Resistor Failures on PCB - Mk4/Mk5 GHD's Completely Dead
This problem only affects mk4 and mk5 GHDs. Mk3 GHDs do not have this problem and their PCBs almost never fail.
The mk4 and mk5 low voltage power supply design relies on a resistor in series with a capacitor to generate 5V for the microprocessor. This resistor is susceptible to power surges caused by intermittent cable connections which causes the resistor to go open circuit. Therefore if you find a resistor has failed, we'd advise inspecting the cable and the cable connection to make sure there is good reliable connection.
The different generations have had different resistor values and types, but they all fail:
- GHD 4.0B - These have a single 100 Ohm "thick film" (i.e. flat) resistor called the R8 resistor. This style of resistor was particularly prone to failure and often you can see a crack across the middle of the resistor
- GHD 4.1B and Type 1 4.2B - These have a single 100 Ohm "Melf" (i.e. cylindrical) resistor called the R8 resistor. These resistors are more suited for the application however they still fail and go open circuit.
- Type 2 GHD 4.2B and GHD Mk5 Gold Series - These have a pair of 50 Ohm "Melf" resistors called R8 and R11 which are connected in series to form 100Ohms. One of these resistors will often fail.
If you are not sure which type of 4.2B irons you have then read the type 1 vs type 2 page.
Testing the R8 / R11 resistor
To find out if your GHDs have this problem simply use a multimeter to measure the resistance of the R8 and (if it exists) R11 resistor It should be 50 or 100 Ohms as explained above. If it's significantly more than 50/100Ohms then it probably needs replacing.
There are no other resistors on the Mk4/Mk5 boards that fail. I often get asked about the other reistors which are in the range of 1 MegOhm so if you wish to test them you will need to put your meter on a higher range to get a reading from them.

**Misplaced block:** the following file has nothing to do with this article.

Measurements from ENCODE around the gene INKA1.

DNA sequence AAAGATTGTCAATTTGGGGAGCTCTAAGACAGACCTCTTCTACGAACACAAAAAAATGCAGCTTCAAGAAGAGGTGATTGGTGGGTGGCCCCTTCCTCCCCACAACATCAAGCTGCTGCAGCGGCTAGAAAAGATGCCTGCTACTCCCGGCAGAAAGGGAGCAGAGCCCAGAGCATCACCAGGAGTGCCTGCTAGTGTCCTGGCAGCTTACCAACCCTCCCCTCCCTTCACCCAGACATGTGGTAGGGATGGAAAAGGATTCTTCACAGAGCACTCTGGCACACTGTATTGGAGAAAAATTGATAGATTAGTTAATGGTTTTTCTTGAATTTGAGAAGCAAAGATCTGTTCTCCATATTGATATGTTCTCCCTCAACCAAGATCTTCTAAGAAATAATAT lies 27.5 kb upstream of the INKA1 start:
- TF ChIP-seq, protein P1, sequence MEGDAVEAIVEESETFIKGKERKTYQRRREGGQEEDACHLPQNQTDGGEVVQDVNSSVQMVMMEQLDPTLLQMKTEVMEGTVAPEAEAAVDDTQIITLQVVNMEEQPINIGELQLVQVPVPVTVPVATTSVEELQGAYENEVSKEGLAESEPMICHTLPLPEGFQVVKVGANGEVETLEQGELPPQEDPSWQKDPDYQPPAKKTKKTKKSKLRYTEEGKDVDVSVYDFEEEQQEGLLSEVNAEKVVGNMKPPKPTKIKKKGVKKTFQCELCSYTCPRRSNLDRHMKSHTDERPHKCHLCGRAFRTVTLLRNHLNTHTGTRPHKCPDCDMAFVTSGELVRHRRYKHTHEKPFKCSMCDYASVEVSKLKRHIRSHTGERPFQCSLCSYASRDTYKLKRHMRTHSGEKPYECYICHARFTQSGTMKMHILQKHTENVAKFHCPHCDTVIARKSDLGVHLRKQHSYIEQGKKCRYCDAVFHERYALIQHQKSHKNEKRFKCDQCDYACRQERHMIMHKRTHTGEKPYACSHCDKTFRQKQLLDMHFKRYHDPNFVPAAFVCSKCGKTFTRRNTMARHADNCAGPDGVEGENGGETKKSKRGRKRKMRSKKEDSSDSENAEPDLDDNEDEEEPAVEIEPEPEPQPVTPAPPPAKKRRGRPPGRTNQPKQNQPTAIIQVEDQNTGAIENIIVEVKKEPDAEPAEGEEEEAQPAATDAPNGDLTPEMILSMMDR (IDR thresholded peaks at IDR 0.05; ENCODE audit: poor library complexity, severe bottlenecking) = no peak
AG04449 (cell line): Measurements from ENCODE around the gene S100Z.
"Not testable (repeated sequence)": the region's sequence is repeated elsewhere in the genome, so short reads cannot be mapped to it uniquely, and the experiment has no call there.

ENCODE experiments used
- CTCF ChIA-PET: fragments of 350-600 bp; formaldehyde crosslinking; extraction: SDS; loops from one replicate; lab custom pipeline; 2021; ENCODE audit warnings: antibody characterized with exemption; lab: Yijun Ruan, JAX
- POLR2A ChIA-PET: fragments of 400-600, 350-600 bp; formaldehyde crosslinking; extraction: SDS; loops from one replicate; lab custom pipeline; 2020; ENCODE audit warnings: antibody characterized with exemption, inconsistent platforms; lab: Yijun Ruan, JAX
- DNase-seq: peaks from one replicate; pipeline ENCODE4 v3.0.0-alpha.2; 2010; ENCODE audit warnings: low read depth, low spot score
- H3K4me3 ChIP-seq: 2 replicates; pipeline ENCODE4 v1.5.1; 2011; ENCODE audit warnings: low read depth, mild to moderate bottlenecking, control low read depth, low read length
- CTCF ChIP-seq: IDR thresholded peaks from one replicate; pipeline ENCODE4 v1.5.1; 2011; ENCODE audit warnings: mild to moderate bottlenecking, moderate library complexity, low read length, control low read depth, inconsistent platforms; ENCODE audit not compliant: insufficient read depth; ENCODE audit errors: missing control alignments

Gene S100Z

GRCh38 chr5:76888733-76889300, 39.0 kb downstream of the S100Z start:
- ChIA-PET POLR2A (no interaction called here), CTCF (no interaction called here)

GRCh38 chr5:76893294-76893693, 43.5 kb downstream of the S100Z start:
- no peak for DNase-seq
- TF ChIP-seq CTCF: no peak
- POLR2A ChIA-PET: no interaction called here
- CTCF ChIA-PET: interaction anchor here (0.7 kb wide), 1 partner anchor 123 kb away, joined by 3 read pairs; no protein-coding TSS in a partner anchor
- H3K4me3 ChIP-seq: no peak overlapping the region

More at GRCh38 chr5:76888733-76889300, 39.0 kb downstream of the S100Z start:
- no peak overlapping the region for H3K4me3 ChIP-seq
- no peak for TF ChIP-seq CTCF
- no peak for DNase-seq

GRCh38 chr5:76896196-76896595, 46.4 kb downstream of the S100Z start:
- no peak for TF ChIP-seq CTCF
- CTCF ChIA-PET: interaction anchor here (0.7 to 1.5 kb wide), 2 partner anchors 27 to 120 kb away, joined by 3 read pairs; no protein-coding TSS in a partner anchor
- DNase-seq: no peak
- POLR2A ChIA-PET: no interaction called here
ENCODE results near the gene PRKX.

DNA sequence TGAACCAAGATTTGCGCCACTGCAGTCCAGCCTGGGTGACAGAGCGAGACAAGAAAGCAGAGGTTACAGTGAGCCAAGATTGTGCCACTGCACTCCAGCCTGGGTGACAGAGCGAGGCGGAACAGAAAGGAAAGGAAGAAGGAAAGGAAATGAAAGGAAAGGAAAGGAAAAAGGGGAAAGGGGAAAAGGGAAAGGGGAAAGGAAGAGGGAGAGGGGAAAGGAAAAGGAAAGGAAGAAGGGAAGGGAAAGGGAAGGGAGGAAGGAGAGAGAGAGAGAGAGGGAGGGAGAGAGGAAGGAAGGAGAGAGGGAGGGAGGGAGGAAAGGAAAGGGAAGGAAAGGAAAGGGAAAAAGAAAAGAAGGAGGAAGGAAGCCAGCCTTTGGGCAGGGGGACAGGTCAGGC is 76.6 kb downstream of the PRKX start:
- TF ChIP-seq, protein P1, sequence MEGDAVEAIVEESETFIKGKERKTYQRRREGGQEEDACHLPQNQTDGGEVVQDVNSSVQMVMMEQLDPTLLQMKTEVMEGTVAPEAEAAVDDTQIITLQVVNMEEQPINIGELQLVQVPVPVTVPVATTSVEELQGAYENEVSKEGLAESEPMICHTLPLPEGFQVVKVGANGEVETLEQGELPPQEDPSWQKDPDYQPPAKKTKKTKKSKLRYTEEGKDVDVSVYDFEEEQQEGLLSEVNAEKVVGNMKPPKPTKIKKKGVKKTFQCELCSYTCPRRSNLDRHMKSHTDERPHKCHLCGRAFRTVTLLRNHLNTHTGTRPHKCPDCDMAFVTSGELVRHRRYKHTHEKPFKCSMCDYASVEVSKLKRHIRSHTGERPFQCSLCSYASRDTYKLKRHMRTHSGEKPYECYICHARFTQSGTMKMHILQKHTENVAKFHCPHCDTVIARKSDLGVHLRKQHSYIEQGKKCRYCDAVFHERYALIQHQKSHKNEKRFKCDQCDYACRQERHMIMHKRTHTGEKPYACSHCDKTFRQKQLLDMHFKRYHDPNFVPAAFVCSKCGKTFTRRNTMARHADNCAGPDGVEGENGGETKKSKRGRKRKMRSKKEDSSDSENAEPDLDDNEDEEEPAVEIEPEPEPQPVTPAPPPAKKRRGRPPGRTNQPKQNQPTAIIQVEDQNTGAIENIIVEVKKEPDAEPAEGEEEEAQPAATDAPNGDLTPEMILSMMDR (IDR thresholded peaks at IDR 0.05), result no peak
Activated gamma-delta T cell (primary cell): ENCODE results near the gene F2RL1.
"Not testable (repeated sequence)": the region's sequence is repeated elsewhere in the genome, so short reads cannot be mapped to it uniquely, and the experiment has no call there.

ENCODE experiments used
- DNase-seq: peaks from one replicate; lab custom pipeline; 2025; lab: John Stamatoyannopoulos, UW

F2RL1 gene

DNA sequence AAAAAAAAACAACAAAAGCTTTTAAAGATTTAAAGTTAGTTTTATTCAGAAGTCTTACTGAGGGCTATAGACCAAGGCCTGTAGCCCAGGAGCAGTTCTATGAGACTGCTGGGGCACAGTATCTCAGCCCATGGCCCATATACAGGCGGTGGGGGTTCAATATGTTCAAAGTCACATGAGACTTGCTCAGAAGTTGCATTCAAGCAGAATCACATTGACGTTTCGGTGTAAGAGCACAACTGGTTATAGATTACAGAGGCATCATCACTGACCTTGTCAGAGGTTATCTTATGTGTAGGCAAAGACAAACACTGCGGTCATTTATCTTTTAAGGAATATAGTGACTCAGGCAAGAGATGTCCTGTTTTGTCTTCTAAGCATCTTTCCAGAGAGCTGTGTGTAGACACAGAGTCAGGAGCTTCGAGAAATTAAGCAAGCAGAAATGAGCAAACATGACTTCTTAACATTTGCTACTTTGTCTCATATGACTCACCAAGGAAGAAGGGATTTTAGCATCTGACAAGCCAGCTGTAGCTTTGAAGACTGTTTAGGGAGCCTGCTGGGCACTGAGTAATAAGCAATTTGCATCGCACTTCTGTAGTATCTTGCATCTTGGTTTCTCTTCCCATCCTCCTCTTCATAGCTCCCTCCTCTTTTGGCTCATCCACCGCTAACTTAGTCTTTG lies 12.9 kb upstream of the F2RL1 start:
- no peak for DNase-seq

Here is a short video on testing the R8 and R11 resistors on a pair of Type 2 4.2Bs:
For the electronic engineers out there... when I say 50ohms I mean 51ohms, but I try to keep things simple. 51ohm MELF resistors are impossible to come by (the distributers don't even have the part on their system!) so in the shop we stock 47ohm replacements (but call them 50ohm to keep things simple again!).
Replacing the resistors
For a guide to replacing the R8 resistor, please see the R8 Replacement how-to.
Here is a photo of a 4.0B PCB where R8 has been replaced with a MELF resistor (which is less likely to fail compared to a "normal" surface mount resistor):
We can supply replacement resistors via our spares shop:
- 0.4W 100 Ohm MELF resistors - suitable for repairing 4.0B irons
- 1W 100 Ohm MELF resistors - higher power for better robustness. Suitable for 4.0B, 4.1B and type 1 4.2Bs
- 1W 50 Ohm MELF resistors - higher power for better robustness. Suitable for type 2 4.2Bs
If you don't fancy resoldering the resistor yourself then we supply complete second hand PCBs which have had these resistors replaced as a precaution:
- 4.0 PCB
- 4.2 PCB - We do not differentiate between type 1 and type 2 PCB designs as there is no practical difference in reliability, despite the change from 1 resistor to 2 resistors!
Repeated R8 and/or R11 Failures
A number of times I've been asked why a new R8 resistor might fail soon after it's been replaced. Possible reasons are as follows:
- Poor connection in the cable socket. This often happens on the type 2 cable socket design. See the type 2 cable socket page for more information.
- Intermittent connection inside the cable causing power surges to the PCB. This would cause R8/R11 to fail prematurely. Try fitting a new cable.
- Intermittent connection elsewhere - mains plug, mains socket, poor electrical power supply (a generator for example) etc.
The information provided on this website is intended for use by people competant at repairing electrical products. If you are not confident about carrying out a safe and reliable repair, please consider our repair service. To state the obvious... Irons repaired incorrectly can be very dangerous!
This page was last updated at 10:04am on 31st December 2012
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